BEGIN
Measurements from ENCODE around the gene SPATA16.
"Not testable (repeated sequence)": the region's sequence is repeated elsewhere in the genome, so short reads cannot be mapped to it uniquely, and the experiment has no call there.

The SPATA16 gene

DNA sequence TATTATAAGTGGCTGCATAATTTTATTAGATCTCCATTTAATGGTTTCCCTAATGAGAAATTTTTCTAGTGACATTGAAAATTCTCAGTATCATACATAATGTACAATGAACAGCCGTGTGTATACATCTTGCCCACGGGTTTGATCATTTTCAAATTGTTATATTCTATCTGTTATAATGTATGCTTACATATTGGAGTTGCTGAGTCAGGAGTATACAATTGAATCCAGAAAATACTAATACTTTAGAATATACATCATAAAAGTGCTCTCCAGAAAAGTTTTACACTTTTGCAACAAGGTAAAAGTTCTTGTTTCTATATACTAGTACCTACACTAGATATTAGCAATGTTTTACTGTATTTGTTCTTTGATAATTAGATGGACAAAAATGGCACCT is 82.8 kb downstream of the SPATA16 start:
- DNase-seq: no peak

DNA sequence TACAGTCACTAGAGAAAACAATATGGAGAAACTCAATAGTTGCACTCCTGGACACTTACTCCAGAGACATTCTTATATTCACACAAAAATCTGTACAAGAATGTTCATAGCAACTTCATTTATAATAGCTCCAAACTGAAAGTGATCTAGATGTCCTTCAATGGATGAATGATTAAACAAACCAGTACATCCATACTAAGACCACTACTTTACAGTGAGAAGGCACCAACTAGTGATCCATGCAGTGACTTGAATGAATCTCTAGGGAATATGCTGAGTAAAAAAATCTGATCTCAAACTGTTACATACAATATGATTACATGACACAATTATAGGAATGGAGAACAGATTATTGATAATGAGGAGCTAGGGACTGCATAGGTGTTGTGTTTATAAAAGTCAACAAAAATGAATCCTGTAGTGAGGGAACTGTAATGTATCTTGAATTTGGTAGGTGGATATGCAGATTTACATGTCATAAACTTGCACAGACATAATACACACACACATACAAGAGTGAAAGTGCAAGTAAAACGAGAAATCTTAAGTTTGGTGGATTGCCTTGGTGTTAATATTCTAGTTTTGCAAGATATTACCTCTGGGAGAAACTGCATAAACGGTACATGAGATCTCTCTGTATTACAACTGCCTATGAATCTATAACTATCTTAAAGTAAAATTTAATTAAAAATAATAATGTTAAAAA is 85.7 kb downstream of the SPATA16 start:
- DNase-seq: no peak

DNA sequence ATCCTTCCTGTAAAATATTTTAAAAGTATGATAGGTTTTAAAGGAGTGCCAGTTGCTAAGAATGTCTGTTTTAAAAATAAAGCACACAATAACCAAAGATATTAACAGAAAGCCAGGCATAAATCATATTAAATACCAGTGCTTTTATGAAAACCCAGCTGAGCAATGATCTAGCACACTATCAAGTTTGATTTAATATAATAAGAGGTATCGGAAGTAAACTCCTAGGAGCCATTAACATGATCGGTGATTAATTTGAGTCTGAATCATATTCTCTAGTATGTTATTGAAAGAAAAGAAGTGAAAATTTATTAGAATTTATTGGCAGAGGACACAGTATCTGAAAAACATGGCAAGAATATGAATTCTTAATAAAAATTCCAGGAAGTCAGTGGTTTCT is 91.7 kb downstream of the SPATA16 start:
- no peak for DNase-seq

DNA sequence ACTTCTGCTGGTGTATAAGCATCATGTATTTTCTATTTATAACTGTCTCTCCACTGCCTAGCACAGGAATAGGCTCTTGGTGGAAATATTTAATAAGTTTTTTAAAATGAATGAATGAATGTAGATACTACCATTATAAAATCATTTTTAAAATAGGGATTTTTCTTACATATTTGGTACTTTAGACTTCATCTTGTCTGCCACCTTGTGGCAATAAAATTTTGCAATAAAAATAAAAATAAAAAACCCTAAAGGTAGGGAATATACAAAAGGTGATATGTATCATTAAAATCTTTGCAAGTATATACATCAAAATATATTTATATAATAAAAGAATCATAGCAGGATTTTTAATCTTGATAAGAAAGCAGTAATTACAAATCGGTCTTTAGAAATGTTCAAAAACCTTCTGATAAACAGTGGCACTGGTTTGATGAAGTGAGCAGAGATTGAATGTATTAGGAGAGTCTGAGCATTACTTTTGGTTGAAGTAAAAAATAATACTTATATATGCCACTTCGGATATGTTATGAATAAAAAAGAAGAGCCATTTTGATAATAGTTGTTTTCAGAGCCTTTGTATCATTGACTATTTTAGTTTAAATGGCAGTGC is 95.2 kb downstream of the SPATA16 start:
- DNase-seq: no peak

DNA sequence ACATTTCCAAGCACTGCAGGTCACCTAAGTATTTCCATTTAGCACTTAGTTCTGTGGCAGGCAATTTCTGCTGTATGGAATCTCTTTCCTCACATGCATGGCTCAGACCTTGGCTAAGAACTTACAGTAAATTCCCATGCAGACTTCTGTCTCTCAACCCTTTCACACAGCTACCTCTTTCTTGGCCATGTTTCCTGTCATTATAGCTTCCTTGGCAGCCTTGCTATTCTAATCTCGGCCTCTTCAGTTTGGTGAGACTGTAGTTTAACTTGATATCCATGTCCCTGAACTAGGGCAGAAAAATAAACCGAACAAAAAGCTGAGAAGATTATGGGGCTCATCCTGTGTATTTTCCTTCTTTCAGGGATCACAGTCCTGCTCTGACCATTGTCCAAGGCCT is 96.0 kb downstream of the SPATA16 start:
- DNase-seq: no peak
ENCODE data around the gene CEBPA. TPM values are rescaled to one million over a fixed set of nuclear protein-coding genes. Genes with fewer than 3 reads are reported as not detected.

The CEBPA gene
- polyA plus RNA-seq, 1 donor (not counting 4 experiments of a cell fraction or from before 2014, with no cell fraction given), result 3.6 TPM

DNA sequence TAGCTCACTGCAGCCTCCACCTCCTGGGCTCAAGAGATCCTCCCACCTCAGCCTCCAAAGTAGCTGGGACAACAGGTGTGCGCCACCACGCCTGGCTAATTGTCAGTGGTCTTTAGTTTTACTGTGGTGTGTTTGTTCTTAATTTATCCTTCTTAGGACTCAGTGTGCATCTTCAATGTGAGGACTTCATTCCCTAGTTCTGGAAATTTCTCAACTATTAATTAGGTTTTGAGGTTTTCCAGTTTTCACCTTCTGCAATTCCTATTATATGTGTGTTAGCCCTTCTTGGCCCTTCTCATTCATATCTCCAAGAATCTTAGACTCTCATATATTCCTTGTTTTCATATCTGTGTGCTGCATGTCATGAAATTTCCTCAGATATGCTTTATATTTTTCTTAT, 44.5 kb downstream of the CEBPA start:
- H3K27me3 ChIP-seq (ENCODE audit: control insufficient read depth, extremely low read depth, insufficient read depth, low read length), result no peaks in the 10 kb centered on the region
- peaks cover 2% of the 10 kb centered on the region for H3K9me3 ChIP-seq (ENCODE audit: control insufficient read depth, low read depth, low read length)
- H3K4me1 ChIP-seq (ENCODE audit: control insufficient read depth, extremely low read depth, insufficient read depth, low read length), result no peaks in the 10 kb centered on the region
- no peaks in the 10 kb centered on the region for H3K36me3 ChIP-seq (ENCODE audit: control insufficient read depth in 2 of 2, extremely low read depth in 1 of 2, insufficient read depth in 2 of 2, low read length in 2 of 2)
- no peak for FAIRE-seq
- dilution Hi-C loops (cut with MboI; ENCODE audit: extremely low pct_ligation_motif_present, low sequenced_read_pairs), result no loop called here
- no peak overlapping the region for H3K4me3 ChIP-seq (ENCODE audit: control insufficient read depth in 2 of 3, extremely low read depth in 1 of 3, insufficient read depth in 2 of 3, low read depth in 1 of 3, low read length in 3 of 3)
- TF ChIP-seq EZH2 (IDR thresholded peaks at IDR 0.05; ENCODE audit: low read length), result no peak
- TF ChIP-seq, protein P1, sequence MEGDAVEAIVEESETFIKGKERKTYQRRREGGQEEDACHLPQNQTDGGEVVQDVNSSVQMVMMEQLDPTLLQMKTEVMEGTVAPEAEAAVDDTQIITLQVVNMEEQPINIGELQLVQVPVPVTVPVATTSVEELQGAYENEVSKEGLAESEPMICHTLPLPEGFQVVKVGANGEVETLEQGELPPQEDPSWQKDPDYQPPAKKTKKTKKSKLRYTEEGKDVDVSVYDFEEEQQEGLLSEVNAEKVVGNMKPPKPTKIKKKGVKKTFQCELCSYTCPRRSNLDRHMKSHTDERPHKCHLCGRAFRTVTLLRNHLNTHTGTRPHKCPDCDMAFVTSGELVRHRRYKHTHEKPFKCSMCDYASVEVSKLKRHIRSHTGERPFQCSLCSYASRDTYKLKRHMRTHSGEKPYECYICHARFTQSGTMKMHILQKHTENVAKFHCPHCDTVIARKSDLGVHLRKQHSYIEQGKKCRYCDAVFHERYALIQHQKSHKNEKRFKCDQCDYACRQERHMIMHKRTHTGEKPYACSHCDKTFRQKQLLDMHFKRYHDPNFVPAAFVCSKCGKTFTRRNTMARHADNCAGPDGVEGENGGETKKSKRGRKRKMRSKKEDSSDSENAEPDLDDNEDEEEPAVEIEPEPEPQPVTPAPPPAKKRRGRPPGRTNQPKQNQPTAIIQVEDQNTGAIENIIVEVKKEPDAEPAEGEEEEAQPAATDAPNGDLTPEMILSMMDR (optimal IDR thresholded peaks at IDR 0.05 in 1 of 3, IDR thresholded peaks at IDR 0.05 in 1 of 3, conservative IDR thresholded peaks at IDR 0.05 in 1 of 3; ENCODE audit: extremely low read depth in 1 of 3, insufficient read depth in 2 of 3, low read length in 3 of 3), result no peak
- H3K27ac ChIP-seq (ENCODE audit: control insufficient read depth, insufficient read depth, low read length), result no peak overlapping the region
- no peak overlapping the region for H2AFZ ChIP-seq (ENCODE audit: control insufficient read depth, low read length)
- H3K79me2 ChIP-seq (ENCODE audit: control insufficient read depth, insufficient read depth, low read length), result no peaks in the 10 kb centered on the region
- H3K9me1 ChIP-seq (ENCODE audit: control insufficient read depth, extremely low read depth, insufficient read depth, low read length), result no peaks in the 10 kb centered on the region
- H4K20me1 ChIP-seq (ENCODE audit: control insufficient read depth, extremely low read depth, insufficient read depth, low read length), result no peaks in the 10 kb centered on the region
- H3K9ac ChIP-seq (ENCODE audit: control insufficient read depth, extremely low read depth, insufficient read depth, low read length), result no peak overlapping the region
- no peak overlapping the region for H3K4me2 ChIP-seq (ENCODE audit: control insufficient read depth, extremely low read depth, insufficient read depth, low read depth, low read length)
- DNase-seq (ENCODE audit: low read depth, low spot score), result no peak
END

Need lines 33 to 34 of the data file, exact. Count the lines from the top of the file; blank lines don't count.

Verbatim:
- no peak overlapping the region for H3K4me2 ChIP-seq (ENCODE audit: control insufficient read depth, extremely low read depth, insufficient read depth, low read depth, low read length)
- DNase-seq (ENCODE audit: low read depth, low spot score), result no peak